Loss of the VHR dual-specific phosphatase causescell-cycle arrest and senescence

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  • An Erratum to this article was published on 01 June 2006


Protein tyrosine phosphatases regulate important processes in eukaryotic cells and have critical functions in many human diseases including diabetes to cancer1,2,3. Here, we report that the human Vaccinia H1-related (VHR) dual-specific protein tyrosine phosphatase regulates cell-cycle progression and is itself modulated during the cell cycle. Using RNA interference (RNAi), we demonstrate that cells lacking VHR arrest at the G1–S and G2–M transitions of the cell cycle and show the initial signs of senescence, such as flattening, spreading, appearance of autophagosomes, β-galactosidase staining and decreased telomerase activity. In agreement with this notion, cells lacking VHR were found to upregulate p21Cip–Waf1, whereas they downregulated the expression of genes for cell-cycle regulators, DNA replication, transcription and mRNA processing. Loss of VHR also caused a several-fold increase in serum-induced activation of its substrates, the mitogen-activated protein (MAP) kinases Jnk and Erk. VHR-induced cell-cycle arrest was dependent on this hyperactivation of Jnk and Erk, and was reversed by Jnk and Erk inhibition or knock-down. We conclude that VHR is required for cell-cycle progression as it modulates MAP kinase activation in a cell-cycle phase-dependent manner.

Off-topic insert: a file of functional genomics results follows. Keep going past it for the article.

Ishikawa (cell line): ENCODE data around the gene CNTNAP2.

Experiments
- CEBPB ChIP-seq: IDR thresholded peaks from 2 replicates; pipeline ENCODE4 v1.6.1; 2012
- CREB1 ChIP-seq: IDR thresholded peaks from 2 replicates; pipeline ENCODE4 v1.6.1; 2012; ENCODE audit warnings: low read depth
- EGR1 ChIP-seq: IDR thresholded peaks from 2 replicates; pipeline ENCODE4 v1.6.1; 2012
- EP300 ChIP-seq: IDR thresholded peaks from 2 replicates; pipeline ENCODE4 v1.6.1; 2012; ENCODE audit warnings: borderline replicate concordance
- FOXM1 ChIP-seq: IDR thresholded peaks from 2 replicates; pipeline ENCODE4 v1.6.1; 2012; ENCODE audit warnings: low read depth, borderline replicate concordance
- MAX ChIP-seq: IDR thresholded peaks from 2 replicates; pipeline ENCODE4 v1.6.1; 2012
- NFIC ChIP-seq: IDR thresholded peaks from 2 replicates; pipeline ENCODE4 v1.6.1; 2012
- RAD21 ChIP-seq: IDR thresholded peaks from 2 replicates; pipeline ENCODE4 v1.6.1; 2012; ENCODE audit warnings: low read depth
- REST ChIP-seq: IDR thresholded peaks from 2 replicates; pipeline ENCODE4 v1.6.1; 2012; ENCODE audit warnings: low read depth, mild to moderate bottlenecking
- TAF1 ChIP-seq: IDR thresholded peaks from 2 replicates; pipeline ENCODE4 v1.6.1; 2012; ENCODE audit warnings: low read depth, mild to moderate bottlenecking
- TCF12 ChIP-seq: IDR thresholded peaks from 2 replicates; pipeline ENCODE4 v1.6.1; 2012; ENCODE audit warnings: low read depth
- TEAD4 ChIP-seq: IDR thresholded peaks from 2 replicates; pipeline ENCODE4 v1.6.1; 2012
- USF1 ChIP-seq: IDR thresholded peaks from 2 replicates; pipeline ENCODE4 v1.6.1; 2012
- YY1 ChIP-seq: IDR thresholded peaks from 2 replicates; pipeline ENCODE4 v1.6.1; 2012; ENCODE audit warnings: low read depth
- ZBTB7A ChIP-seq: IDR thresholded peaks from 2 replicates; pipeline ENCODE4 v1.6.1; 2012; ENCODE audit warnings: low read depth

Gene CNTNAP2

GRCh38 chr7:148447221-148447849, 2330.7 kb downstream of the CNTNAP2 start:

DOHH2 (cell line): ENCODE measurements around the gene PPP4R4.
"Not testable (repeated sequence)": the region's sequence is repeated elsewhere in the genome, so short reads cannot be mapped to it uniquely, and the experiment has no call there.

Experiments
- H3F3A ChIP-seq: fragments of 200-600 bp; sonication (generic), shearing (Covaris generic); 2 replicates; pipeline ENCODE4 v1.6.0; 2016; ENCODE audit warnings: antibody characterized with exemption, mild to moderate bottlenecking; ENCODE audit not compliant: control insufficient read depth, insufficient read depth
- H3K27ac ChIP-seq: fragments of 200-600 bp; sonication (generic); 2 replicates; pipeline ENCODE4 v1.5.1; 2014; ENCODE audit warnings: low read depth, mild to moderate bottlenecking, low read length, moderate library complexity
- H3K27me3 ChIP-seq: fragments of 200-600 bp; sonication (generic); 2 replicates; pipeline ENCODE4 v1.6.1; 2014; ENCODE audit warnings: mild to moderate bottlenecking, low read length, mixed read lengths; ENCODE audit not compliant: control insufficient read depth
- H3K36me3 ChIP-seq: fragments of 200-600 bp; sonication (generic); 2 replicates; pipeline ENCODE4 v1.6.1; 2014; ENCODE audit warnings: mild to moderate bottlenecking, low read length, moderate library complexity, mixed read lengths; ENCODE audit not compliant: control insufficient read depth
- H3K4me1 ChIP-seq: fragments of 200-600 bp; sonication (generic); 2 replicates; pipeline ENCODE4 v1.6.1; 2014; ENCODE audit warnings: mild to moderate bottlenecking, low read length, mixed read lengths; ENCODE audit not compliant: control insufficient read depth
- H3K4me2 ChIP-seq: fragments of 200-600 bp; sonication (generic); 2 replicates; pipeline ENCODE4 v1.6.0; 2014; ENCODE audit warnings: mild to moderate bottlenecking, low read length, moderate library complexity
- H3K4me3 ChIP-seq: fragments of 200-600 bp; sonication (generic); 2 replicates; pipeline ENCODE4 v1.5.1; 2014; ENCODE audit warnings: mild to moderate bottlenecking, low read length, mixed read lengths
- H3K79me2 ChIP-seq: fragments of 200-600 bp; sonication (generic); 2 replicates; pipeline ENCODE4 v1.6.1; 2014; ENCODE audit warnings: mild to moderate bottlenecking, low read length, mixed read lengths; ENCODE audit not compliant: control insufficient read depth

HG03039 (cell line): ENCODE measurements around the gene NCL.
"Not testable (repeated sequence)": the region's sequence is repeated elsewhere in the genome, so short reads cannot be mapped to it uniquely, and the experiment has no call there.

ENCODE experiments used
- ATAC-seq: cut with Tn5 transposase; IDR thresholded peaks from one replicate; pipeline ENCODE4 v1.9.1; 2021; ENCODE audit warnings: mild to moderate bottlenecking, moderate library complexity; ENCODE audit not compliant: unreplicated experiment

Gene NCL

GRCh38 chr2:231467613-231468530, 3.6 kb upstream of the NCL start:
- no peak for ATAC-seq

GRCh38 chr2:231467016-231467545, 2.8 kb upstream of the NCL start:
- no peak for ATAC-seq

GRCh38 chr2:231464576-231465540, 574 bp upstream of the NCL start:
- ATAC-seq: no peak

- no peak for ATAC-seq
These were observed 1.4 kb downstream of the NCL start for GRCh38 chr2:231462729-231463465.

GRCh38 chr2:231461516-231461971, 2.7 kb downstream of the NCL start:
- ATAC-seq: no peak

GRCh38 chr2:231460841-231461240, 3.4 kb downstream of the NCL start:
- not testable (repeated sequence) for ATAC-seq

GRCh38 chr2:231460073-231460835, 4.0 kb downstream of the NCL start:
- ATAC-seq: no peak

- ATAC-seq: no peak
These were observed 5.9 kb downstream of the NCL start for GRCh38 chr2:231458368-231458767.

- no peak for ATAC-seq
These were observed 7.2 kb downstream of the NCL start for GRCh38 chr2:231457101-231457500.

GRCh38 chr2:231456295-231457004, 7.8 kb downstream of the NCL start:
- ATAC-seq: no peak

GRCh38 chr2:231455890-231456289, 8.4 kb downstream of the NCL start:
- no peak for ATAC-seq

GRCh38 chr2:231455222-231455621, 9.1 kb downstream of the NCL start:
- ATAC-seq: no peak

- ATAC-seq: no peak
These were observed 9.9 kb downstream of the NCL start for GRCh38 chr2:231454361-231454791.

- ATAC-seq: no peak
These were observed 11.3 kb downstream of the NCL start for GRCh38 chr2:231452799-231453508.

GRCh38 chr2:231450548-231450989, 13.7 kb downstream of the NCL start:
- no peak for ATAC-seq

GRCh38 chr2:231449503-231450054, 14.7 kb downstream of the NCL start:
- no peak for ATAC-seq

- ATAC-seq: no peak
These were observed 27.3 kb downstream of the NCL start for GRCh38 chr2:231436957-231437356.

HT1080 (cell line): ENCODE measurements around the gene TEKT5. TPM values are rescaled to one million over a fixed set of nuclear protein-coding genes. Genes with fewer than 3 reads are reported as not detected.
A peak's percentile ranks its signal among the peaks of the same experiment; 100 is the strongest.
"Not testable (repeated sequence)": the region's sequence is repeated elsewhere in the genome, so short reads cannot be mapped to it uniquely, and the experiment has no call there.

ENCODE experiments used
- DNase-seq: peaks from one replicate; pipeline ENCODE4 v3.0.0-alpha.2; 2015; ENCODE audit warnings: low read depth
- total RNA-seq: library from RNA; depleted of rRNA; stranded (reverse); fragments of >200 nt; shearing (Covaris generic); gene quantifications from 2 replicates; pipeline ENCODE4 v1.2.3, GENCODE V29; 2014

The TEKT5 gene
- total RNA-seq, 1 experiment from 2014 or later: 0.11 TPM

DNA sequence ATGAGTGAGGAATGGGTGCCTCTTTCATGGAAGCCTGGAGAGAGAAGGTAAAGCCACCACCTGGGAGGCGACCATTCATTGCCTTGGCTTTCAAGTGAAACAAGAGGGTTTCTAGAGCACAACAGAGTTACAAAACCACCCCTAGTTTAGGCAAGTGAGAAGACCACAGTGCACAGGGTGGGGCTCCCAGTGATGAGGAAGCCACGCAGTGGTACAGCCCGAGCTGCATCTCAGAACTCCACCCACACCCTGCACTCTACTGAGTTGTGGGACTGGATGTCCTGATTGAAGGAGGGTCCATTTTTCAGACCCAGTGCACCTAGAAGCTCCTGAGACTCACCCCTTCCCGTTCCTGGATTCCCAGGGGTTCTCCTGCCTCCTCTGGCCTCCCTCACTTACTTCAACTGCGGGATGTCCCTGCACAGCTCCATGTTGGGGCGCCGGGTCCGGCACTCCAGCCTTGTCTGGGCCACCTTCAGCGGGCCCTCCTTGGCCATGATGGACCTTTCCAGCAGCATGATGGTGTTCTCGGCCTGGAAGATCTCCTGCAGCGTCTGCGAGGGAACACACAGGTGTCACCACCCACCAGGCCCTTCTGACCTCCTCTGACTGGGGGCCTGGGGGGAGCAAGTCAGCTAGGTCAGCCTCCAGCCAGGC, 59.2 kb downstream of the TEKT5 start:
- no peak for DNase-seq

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Figure 1: Expression of VHR during cell-cycle progression in HeLa cells.
Figure 2: Loss of VHR results in altered morphology and beginning cell senescence.
Figure 3: Loss of VHR results in absence of cells in S phase and M phase.
Figure 4: Loss of VHR augments activation of Erk and Jnk.
Figure 5: Reduction of Mek and Jnk levels can overcome the cell-cycle arrest caused by loss of VHR.


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This work was supported by Rotary International, the Van Beirs Foundation, Centre Anticancéreux près L'Université de Liège, the Spanish Ministry of Education and Culture, the Plan Nacional de Salud y Farmacia (SAF 2003-05194) and the National Institutes of Health (AI35603).

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Correspondence to Tomas Mustelin.

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Supplementary Figures S1, S2, S3 and S4, Supplementary Table 1 and 2 (PDF 3691 kb)

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